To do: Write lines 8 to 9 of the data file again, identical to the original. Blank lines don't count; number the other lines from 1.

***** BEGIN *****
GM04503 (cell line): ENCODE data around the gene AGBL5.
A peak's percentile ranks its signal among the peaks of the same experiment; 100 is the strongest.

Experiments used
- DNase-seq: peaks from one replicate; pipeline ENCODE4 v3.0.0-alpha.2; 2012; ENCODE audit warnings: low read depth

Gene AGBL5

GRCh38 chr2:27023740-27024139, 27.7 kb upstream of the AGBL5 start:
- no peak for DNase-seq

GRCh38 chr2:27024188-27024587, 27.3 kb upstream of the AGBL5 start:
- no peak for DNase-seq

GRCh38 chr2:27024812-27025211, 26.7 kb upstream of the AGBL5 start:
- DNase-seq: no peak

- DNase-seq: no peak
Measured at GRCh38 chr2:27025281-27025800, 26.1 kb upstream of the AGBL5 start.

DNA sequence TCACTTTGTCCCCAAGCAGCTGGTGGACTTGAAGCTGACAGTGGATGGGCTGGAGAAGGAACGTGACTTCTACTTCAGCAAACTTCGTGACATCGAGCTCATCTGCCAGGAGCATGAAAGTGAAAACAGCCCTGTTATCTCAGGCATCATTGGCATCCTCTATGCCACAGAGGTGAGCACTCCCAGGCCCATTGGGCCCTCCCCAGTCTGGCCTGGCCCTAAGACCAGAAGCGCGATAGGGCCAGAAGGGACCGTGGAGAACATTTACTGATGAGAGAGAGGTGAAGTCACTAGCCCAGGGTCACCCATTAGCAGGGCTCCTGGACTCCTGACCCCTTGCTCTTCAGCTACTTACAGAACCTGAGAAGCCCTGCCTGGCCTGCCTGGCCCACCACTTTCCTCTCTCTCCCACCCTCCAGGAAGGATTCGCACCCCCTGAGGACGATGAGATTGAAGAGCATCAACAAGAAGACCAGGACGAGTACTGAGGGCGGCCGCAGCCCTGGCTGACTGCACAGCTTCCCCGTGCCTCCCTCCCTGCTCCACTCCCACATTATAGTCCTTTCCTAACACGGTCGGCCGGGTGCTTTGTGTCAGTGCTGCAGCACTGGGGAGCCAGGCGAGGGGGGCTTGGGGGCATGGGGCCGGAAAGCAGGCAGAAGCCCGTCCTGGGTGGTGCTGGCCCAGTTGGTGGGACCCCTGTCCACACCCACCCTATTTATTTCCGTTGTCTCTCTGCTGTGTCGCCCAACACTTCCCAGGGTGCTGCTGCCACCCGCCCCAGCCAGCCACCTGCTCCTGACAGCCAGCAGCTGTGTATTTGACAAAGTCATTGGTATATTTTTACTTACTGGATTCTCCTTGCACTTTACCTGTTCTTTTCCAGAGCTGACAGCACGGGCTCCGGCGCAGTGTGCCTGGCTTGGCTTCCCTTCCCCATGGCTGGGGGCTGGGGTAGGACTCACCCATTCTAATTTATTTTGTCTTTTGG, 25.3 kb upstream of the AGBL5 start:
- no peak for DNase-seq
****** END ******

GRCh38 chr2:27024188-27024587, 27.3 kb upstream of the AGBL5 start:
- no peak for DNase-seq